Beer Culture

Stories about great beer from the countries that invented it.

On the Founding of Pilsner Urquell, Part I

How did the burghers of Pilsen come to build their own brewery in 1842, and thus create Pilsner beer, the world’s most popular brewing style?

Perhaps the best explanation of what actually took place is to be found in the brewery’s own fiftieth-anniversary Festschrift, Měšťanský Pivovar v Plzni 1842–1892. In it, the burghers describe the events leading up to the creation of what would — much later — come to be known around the world as Pilsner Urquell. Occasionally biased, sometimes even arguably incorrect, the book is about as close as we can get to a contemporary account of the first days of the Burghers’ Brewery in Pilsen.

The passage on the brewery’s founding begins by noting that

In Pilsen, only top-fermented [“nadkvasné”] beer was brewed until 1842, although already at the beginning of the century, bottom-fermented [“podkvasné”] beer was made elsewhere in Bohemia.

This is not quite right: as mentioned here earlier, Marie Černohorská has written about fifteenth-century bottom-fermented beers and other pre-Pilsner “lager” brewing styles in the Czech lands in the brewing journal Kvasný průmysl, meaning that there were certainly bottom-fermented beers in Bohemia before the beginning of the nineteenth century. At the time of Pilsner Urquell’s founding, however, it seems that bottom fermentation had largely died out here, just as top fermentation would then quite swiftly go extinct in the wake of industrial lager, disappearing over the course of less than forty years.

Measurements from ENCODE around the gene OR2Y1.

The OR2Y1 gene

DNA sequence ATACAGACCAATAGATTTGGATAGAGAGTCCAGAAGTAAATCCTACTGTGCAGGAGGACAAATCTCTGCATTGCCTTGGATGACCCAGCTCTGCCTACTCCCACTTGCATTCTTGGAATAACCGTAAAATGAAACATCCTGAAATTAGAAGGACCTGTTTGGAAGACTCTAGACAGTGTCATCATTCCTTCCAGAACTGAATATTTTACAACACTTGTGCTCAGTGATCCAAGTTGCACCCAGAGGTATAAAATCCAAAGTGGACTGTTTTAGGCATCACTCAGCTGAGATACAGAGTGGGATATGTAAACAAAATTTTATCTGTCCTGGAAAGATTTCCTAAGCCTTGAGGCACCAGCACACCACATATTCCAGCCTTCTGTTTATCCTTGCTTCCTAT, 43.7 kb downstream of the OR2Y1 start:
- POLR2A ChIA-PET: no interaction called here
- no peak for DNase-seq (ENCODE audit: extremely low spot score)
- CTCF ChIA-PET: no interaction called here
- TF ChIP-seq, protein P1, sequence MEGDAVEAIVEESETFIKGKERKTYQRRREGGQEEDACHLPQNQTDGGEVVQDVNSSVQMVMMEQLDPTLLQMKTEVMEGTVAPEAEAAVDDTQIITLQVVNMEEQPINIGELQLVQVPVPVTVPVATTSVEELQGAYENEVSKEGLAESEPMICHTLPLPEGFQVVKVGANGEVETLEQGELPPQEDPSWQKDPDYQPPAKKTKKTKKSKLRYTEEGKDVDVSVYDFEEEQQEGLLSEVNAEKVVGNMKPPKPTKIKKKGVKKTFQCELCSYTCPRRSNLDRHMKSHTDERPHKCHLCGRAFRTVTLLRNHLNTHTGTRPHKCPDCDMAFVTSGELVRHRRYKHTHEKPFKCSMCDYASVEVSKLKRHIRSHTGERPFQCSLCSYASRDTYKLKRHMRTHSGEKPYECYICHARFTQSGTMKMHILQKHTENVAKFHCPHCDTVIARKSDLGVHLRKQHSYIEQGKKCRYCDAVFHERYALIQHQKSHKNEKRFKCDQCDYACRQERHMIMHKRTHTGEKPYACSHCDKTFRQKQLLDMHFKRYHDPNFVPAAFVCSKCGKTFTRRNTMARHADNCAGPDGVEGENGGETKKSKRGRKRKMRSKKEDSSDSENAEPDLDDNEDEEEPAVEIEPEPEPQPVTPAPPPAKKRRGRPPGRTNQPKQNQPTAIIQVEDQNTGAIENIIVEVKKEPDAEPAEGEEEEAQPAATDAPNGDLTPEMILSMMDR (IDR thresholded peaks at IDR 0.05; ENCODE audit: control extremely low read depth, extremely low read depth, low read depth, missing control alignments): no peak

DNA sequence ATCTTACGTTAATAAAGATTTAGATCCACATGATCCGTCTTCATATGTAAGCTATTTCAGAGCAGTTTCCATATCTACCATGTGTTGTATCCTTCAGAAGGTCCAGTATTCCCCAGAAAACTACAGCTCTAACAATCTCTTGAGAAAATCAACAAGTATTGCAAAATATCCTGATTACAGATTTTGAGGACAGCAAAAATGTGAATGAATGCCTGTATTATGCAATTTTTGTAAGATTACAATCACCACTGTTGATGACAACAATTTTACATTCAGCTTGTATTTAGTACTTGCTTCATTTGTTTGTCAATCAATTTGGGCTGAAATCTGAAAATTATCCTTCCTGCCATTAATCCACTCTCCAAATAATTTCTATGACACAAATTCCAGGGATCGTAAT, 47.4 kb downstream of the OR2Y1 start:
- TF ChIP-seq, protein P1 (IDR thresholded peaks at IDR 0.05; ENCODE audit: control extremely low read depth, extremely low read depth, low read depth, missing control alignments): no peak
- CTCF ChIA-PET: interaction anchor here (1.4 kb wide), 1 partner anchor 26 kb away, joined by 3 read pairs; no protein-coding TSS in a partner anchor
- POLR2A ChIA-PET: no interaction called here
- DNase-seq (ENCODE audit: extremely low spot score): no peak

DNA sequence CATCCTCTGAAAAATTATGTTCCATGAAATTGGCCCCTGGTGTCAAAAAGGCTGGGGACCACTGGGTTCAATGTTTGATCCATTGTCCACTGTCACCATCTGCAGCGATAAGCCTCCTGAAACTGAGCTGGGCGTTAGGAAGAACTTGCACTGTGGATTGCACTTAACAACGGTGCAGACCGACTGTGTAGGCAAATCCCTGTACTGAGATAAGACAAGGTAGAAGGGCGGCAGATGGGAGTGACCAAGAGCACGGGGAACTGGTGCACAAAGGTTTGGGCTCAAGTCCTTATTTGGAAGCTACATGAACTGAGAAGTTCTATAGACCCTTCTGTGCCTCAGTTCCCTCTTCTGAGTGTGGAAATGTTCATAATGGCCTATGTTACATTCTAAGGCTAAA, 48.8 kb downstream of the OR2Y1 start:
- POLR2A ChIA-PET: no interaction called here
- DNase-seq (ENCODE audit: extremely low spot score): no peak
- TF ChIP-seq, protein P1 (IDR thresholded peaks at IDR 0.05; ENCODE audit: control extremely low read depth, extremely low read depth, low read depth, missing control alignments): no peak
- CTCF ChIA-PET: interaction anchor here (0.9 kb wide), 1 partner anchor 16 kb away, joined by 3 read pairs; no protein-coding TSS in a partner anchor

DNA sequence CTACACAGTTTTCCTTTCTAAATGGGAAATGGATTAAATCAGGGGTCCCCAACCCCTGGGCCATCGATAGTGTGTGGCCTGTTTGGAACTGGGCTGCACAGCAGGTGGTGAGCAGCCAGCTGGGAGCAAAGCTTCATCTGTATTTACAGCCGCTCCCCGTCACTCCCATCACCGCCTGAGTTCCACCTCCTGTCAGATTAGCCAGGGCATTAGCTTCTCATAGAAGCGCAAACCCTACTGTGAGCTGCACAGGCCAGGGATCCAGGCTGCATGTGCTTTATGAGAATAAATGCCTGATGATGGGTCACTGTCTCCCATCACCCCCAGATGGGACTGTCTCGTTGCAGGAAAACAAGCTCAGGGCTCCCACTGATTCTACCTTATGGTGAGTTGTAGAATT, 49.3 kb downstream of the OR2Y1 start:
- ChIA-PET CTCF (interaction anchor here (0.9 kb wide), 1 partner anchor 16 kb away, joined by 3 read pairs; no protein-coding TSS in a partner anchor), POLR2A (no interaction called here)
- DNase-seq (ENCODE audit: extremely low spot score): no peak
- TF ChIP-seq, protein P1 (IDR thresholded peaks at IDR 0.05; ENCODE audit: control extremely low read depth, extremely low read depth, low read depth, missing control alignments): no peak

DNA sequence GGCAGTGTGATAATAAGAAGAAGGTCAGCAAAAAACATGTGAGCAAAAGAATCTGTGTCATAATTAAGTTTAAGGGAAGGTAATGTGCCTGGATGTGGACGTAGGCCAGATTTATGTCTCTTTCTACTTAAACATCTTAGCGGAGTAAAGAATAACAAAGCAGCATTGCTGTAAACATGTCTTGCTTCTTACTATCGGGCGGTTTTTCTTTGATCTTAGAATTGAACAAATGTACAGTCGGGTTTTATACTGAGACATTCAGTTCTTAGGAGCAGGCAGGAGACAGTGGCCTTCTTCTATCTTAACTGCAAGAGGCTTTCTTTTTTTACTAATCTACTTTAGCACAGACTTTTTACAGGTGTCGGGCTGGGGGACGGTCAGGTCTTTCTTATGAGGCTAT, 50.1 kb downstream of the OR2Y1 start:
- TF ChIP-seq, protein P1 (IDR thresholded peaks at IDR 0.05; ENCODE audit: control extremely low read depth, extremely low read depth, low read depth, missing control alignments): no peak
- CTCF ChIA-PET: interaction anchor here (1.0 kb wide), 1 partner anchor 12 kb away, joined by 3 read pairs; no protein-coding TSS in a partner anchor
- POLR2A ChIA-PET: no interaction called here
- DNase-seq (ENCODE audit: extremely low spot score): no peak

Bottom-fermented beer, otherwise generally called “Bavarian beer,” because it first spread in Bavaria, slowly pushed back top-fermenting beer, and everywhere people tried to rearrange breweries for bottom fermentation. By the year 1841, already one-tenth of all breweries in Bohemia brewed bottom-fermenting beer, which over four decades then entirely took over and pushed back the top-fermented product.

According to the “Nový Poupě” of 1880, a Czech brewing handbook based on František Ondřej Poupě’s watershed brewing manual from 1794, Bohemia still had 137 top-fermenting breweries in 1870, though only two remained by 1876. Similar accounts appeared in the New York Times in 1876, as discussed here in 2008.

Most importantly, this passage gives the lie to the notion that bottom fermentation was unknown in Bohemia when Pilsner Urquell first fired its kettles in 1842.

This victorious march, which bottom-fermenting beer started in the late thirties, around all European beer-producing countries, was not missed by the observation of the Pilsen burghers, but the inclination towards old habits and the very primitive equipment of Pilsen breweries, on one hand, and also the satisfying influence on the selling price of beer remaining at the same level and untouched by any competition, proved to be a very strong obstacle, which up until then blocked the entry of bottom-fermenting beers to brewing in Pilsen.

Everywhere else they were adapting to the new way of brewing beer, by which they were accommodating the requests of the citizenry. Only in Pilsen did everything remain in the old manner. This circumstance, which was joined by the worsening quality of many Pilsen brewers, caused that there were foreign beers imported into Pilsen, largely from surrounding noblemen’s breweries, and here, being sold for a cheap price, were ousting the local product.

Weak sales were often the reason that top-fermented Pilsen beer, stored in many different Pilsen taproom buildings, went bad and had to be destroyed.

This idea of the “worsening quality” of Pilsen’s own beer, or that of beer going bad comes up several times, here and in other accounts of the founding of Pilsner Urquell.